University of Memphis has launched two workforce development initiatives in recent weeks, with one providing opportunities in the advanced manufacturing, construction, logistics, transportation, and technology sectors; and the second in the field of behavioral health care for at-risk youth. Each of the programs stand to connect Memphians with careers in high-demand industries and sectors.
Recently announced was the Upskill Mid-South initiative at the Center for Regional Economic Enrichment (CREE) at the University of Memphis. The initiative aims to create opportunities for economic mobility by providing adults and young adults industry-specific training in the advanced manufacturing, construction, logistics, transportation, and technology sectors. The initiative is made possible by a $21.5 million Good Jobs Challenge grant from the U.S. Economic Development Administration.
What they’re saying:
“This initiative puts community partnerships at the forefront so that through upskilling our workforce, we can rebuild the region’s economy in ways that promote equity, support communities and create a more sustainable future economy,” says Dr. Richard Irwin, who serves as Executive Dean, UofM Global, the College of Professional & Liberal Studies (CPLS), and the Center for Regional Economic Enrichment.
to learn more about the Center for Regional Economic Enrichment and its Upskill Mid-South initiative.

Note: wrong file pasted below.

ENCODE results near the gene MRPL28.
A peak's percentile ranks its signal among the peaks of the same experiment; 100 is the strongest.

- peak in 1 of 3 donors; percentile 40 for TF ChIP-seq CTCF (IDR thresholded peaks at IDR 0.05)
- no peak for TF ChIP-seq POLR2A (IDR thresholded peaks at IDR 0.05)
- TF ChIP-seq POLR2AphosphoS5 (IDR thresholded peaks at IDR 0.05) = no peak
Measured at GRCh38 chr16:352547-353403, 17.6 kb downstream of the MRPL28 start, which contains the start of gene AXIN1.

That’s not all:
Also announced recently is the Recruiting Interprofessional Scholars for Excellence in Childhood, Adolescence & Young Adulthood (RISE-CAY) program, a collaboration between UofM and the University of Tennessee Health Science Center. The program will train 17 graduate students and residents each year to treat youth affected by adverse childhood experiences, or ACEs. The program is funded by a two-year $1 million grant from the Health Resources and Services Administration.
Why it’s important:
“Our goal in this collaboration is not only to provide support and training, but to encourage the work in child mental health in underserved areas such as Memphis,” says Alicia Barnes, DO, associate director of the Center for Youth Advocacy and Well-Being and an associate professor in the Department of Psychiatry at UTHSC. “Bringing students and residents from different disciplines together to address youth mental health will strengthen the delivery of care, support school systems and parents, and be a step toward alleviating the shortage of behavioral health professionals in Memphis and the Mid-South.”
to learn more about the RISE-CAY program.
Enjoy this story? Sign up
for free solutions-based reporting in your inbox each week.